39.  
    icon
    Niall (profile), Mar 23rd, 2012 @ 6:43am

    Re:

    But notice they are not the same as "unflammable". Just because one pair of English words are weird doesn't mean that others don't mean the same thing as each other.

    Unfortunately, it's apparent that your inability to read (which definitely is not the same as 'ability') renders you clueless (which does mean 'less a(ny) clue') about where Mike actually explains the different meanings (not 'mean' as in nasty, which is what you're being) of the word 'copy' for copy and copyright in the original post.

    So has Mike reached back in time to before he was even born to generate confusion in people's minds about how words were used back in the 17th Century compared to the 21st Century? Wow, if he has that power, we should get him to use this new Super Power for Good!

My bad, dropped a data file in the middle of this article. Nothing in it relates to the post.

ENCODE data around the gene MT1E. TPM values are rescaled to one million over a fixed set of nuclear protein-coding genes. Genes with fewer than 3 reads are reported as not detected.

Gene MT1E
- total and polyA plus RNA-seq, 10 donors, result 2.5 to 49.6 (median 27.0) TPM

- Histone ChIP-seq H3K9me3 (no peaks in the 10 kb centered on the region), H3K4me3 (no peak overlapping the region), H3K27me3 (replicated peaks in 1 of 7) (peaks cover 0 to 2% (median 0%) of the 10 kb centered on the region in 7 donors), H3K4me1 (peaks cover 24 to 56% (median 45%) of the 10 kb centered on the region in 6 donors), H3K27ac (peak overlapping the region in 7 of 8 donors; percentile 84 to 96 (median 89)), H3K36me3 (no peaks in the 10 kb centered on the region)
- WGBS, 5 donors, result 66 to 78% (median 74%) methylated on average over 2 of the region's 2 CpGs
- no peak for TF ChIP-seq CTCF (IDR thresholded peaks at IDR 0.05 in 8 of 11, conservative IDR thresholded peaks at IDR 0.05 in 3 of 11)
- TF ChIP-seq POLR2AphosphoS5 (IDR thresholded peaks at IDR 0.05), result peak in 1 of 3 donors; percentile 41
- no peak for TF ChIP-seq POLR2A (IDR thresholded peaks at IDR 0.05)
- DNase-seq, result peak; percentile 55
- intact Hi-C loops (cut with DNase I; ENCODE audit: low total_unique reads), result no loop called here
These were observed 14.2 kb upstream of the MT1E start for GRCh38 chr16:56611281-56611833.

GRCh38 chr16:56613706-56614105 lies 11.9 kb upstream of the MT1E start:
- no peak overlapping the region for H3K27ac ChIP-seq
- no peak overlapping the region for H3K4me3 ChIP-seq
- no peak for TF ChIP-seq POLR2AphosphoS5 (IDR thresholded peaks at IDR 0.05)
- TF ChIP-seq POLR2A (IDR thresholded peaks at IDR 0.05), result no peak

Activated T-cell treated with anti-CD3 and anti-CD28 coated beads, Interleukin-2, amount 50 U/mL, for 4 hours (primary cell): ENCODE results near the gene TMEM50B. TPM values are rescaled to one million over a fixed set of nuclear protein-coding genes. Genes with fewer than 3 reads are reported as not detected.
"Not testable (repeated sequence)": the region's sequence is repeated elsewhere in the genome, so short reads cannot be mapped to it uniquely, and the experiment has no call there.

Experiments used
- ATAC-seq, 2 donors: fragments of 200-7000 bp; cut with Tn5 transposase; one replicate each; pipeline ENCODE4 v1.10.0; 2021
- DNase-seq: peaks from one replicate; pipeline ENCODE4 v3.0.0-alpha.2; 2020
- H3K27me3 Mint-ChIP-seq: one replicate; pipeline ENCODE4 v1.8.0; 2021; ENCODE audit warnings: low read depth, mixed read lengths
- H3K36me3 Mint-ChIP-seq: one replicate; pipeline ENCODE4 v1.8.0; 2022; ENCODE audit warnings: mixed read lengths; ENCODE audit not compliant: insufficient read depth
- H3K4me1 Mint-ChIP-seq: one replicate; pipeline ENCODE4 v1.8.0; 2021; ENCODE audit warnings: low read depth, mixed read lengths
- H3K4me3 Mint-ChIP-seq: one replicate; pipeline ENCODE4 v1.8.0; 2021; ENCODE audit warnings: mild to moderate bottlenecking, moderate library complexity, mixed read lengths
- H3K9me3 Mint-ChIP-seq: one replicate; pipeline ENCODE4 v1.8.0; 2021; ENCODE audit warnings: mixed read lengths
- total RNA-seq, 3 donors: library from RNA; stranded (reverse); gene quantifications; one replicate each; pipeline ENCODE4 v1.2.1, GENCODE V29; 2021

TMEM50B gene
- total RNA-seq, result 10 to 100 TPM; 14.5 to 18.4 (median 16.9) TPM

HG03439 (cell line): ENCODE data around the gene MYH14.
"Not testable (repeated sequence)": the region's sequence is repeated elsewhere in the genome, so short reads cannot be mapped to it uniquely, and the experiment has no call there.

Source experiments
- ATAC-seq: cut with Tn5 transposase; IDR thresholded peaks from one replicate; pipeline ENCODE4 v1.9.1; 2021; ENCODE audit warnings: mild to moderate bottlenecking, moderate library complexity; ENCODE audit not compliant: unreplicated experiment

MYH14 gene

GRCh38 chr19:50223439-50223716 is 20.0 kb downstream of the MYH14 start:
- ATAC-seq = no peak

Ah well, guess I can call you a Scunthorpe all I like then?

     

    reply to this | link to this | view in thread ]

  40.  
    icon
    Niall (profile), Mar 23rd, 2012 @ 6:45am

    Re:

    Wait! You left a registry entry naming our game when you uninstalled it! You Pirate!!!

     

    reply to this | link to this | view in thread ]

  41.  
    icon
    Niall (profile), Mar 23rd, 2012 @ 6:45am

    Re:

    Wait! You left a registry entry naming our game when you uninstalled it! You Pirate!!!

     

    reply to this | link to this | view in thread ]

  42.  
    icon
    jupiterkansas (profile), Mar 23rd, 2012 @ 7:28am

    Re: Re: Re:

    No, both of these are examples of fair use, which are permissible under copyright law.

     

    reply to this | link to this | view in thread ]

  43.  
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    jupiterkansas (profile), Mar 23rd, 2012 @ 7:50am